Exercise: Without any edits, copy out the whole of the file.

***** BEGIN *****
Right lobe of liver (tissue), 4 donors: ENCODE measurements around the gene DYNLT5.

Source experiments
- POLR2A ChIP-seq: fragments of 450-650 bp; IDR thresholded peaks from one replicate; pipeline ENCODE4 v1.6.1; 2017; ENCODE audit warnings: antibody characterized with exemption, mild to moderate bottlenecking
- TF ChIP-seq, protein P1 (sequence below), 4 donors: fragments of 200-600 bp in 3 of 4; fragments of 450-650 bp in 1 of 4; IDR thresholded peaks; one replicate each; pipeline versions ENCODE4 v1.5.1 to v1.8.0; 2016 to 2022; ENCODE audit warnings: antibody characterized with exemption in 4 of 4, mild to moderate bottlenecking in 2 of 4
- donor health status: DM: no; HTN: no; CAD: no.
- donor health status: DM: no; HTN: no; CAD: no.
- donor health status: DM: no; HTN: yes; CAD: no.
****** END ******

Right lobe of liver (tissue), 4 donors: ENCODE measurements around the gene DYNLT5.

Source experiments
- POLR2A ChIP-seq: fragments of 450-650 bp; IDR thresholded peaks from one replicate; pipeline ENCODE4 v1.6.1; 2017; ENCODE audit warnings: antibody characterized with exemption, mild to moderate bottlenecking
- TF ChIP-seq, protein P1 (sequence below), 4 donors: fragments of 200-600 bp in 3 of 4; fragments of 450-650 bp in 1 of 4; IDR thresholded peaks; one replicate each; pipeline versions ENCODE4 v1.5.1 to v1.8.0; 2016 to 2022; ENCODE audit warnings: antibody characterized with exemption in 4 of 4, mild to moderate bottlenecking in 2 of 4
- donor health status: DM: no; HTN: no; CAD: no.
- donor health status: DM: no; HTN: no; CAD: no.
- donor health status: DM: no; HTN: yes; CAD: no.